An engaging tale of family and identity wrapped up in a sweet rom-com.

Aspiring writer Julieta, the daughter of Argentinian immigrants, has an eventful summer.

A creative-writing course with her favorite romance author and the three Romeos who capture her imagination offer Jules distractions from the fate of her parents’ struggling restaurant. Ryan, the “rich, fratty, know-it-all”—but good-looking—twin brother of her White best friend, Ivy, is also in the writing class, and Jules is surprised to learn he, too, doubts his abilities. Jules works at the restaurant alongside handsome Argentinian American childhood friend Lucas. Grounded and familiar, Lucas understands balancing big dreams and parental concerns about security. Finally, there’s Calvin, an attractive new classmate Jules finds fixing her abuela’s sink and watching telenovelas with her. He’s a White boy on a different path, one that may not include college. After Jules posts part of her “Untitled Teen Love Story” to the StoriedZone website, a user going by Happily Ever Drafter reaches out, requesting to collaborate on future entries. Jules is consumed by her efforts to identify this mystery co-author with whom she feels a connection and who might secretly be one of her Romeos. Jules’ immigrant family’s struggles to adapt to inevitable change and loss ring true: Their strengths and vulnerabilities are authentic and compelling. Jules is appealing and believable as the different boys in her life serve as prisms through which she imagines the consequences of different life choices, both her own and her parents’.

An engaging tale of family and identity wrapped up in a sweet rom-com. (Fiction. 13-18)

Pub Date: May 16, 2023

ISBN: 9780062996541

Page Count: 400

Publisher: Balzer + Bray/HarperCollins

Review Posted Online: Feb. 24, 2023

Kirkus Reviews Issue: March 15, 2023


There’s not much plot here, but readers will relish the opportunity to climb inside Autumn’s head.

The finely drawn characters capture readers’ attention in this debut.

Autumn and Phineas, nicknamed Finny, were born a week apart; their mothers are still best friends. Growing up, Autumn and Finny were like peas in a pod despite their differences: Autumn is “quirky and odd,” while Finny is “sweet and shy and everyone like[s] him.” But in eighth grade, Autumn and Finny stop being friends due to an unexpected kiss. They drift apart and find new friends, but their friendship keeps asserting itself at parties, shared holiday gatherings and random encounters. In the summer after graduation, Autumn and Finny reconnect and are finally ready to be more than friends. But on August 8, everything changes, and Autumn has to rely on all her strength to move on. Autumn’s coming-of-age is sensitively chronicled, with a wide range of experiences and events shaping her character. Even secondary characters are well-rounded, with their own histories and motivations.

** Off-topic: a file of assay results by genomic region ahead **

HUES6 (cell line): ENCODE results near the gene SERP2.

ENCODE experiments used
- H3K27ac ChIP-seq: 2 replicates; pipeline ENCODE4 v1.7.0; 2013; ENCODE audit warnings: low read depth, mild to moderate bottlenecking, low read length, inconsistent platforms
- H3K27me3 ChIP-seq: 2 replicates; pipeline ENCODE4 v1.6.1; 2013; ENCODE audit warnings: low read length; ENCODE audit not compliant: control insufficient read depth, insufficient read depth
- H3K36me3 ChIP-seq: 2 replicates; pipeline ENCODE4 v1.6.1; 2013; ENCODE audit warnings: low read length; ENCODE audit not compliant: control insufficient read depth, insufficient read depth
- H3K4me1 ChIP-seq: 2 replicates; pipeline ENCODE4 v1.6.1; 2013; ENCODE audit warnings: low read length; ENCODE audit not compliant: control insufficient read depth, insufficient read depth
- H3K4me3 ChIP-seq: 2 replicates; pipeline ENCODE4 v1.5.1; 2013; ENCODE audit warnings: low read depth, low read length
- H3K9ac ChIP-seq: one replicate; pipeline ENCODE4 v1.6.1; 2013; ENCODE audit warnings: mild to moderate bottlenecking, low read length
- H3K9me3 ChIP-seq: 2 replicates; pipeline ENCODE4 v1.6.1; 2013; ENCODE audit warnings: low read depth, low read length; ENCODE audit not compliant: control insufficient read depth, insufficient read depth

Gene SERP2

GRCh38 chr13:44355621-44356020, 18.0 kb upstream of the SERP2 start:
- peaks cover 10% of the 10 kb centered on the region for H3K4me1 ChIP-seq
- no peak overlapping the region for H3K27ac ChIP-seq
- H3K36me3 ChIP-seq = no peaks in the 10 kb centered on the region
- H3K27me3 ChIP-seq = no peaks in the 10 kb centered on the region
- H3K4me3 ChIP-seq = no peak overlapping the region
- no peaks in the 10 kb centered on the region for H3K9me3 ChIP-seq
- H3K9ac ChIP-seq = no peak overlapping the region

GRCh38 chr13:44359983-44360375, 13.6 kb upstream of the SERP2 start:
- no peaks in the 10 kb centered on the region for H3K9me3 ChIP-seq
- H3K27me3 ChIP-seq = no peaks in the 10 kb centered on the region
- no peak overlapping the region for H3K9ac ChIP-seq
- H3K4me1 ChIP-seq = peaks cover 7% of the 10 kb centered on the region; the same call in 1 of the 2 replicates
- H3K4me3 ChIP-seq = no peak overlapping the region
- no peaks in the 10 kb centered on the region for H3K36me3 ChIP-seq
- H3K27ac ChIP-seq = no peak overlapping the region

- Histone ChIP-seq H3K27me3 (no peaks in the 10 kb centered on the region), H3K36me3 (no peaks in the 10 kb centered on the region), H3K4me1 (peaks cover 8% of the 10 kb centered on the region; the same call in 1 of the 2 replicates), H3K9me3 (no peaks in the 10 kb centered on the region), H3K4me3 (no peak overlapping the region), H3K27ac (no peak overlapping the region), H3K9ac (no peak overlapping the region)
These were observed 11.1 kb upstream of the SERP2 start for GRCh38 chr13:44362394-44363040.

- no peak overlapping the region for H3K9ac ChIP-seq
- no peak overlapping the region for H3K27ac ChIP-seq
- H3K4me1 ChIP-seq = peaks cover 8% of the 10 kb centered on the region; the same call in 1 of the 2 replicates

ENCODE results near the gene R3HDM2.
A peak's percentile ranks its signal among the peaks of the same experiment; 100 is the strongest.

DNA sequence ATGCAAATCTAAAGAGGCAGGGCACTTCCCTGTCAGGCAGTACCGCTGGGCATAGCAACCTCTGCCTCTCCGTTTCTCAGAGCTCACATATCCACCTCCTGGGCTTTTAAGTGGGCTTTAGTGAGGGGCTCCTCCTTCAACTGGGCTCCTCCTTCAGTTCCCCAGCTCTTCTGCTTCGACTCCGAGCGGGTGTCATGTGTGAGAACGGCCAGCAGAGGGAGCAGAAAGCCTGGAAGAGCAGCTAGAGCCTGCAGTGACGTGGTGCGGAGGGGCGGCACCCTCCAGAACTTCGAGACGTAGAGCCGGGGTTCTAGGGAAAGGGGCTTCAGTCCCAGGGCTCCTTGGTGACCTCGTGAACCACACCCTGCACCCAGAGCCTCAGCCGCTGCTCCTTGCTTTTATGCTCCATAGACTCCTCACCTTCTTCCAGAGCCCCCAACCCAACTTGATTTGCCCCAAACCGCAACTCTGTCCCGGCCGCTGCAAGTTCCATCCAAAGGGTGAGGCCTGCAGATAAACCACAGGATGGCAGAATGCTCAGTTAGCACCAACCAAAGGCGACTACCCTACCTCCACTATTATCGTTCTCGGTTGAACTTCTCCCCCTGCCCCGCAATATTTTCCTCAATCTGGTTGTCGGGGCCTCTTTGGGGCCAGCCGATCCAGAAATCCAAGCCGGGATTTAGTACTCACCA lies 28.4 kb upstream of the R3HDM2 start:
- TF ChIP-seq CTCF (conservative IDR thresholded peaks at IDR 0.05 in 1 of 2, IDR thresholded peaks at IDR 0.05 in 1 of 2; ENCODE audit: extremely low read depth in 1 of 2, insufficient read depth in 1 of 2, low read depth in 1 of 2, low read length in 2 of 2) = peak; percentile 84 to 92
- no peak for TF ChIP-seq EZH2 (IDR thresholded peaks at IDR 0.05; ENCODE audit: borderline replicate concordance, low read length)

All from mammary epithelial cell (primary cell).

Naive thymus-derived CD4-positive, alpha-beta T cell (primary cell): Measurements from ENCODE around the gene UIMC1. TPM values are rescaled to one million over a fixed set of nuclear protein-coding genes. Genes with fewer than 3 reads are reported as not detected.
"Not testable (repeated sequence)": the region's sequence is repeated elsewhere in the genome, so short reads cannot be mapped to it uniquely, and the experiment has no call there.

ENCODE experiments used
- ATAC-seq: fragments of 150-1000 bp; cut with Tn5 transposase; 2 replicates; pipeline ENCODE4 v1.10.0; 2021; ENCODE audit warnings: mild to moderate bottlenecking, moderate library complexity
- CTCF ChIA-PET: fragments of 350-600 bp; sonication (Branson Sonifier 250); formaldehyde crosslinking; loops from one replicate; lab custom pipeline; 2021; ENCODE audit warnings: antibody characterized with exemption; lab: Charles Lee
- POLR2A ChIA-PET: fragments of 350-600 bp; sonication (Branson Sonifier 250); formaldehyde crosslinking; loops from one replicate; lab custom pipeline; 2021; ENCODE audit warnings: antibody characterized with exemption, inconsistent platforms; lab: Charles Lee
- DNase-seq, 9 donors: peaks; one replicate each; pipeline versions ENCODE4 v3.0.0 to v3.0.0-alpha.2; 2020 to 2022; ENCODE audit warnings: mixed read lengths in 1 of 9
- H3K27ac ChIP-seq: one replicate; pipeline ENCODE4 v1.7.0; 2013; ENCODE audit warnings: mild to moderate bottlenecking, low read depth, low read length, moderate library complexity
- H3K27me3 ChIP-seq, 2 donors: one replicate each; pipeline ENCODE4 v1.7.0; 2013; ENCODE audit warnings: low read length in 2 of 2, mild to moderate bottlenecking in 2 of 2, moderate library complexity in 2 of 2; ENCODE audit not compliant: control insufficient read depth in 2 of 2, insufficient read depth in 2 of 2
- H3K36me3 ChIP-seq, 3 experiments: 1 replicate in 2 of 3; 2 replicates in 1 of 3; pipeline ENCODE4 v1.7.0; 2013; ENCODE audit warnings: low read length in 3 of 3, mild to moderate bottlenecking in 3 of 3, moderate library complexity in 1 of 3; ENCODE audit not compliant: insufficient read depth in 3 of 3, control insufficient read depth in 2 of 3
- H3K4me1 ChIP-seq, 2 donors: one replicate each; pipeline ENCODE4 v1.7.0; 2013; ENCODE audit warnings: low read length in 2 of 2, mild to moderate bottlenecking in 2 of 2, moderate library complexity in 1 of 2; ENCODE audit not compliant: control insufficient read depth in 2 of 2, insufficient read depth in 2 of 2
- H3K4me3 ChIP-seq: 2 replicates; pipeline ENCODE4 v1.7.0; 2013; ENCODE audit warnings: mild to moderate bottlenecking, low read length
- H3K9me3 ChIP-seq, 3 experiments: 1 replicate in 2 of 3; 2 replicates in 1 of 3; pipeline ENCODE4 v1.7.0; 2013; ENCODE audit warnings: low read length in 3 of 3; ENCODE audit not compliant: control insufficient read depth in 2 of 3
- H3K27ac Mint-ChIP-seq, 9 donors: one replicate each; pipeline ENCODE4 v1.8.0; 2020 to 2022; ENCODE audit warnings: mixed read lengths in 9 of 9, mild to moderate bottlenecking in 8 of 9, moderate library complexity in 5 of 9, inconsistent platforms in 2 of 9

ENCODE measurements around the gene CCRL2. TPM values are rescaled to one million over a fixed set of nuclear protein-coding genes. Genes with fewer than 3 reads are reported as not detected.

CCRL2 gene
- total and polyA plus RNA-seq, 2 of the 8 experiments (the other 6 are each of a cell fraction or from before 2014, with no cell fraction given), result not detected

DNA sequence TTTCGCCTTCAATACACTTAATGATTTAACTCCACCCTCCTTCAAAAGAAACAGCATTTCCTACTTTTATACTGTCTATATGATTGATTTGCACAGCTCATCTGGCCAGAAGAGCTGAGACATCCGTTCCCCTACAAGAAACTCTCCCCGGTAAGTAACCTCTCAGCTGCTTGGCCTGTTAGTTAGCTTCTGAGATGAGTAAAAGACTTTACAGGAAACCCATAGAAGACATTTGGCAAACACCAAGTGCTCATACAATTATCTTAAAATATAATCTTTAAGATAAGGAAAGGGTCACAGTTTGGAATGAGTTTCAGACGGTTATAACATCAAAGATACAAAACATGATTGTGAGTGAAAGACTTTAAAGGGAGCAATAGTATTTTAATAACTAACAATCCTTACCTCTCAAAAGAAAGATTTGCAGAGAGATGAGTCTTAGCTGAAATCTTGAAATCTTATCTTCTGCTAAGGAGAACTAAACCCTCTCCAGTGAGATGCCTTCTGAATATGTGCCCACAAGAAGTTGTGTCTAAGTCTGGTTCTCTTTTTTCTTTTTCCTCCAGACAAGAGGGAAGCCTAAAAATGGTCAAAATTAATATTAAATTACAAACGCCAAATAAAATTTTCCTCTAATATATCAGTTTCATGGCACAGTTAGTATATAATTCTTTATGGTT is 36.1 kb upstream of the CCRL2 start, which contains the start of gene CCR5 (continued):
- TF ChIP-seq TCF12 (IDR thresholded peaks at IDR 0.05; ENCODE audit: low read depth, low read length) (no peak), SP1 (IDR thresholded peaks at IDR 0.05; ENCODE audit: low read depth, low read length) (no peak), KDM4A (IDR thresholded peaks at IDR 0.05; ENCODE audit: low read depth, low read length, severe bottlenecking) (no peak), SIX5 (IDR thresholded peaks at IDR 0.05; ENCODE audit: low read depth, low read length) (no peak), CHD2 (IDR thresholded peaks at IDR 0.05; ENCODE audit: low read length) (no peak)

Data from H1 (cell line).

There’s not much plot here, but readers will relish the opportunity to climb inside Autumn’s head.   (Fiction. 14 & up)

Pub Date: April 1, 2013

ISBN: 978-1-4022-7782-5

Page Count: 336

Publisher: Sourcebooks Fire

Review Posted Online: Feb. 12, 2013

Kirkus Reviews Issue: March 1, 2013


An ode to the children of migrants who have been taken away.

A Mexican American boy takes on heavy responsibilities when his family is torn apart.

Mateo’s life is turned upside down the day U.S. Immigration and Customs Enforcement agents show up unsuccessfully seeking his Pa at his New York City bodega. The Garcias live in fear until the day both parents are picked up; his Pa is taken to jail and his Ma to a detention center. The adults around Mateo offer support to him and his 7-year-old sister, Sophie, however, he knows he is now responsible for caring for her and the bodega as well as trying to survive junior year—that is, if he wants to fulfill his dream to enter the drama program at the Tisch School of the Arts and become an actor. Mateo’s relationships with his friends Kimmie and Adam (a potential love interest) also suffer repercussions as he keeps his situation a secret. Kimmie is half Korean (her other half is unspecified) and Adam is Italian American; Mateo feels disconnected from them, less American, and with worries they can’t understand. He talks himself out of choosing a safer course of action, a decision that deepens the story. Mateo’s self-awareness and inner monologue at times make him seem older than 16, and, with significant turmoil in the main plot, some side elements feel underdeveloped. Aleman’s narrative joins the ranks of heart-wrenching stories of migrant families who have been separated.

An ode to the children of migrants who have been taken away. (Fiction. 14-18)

Pub Date: May 4, 2021

ISBN: 978-0-7595-5605-8

Page Count: 400

Publisher: Little, Brown

Review Posted Online: Feb. 22, 2021

Kirkus Reviews Issue: March 15, 2021

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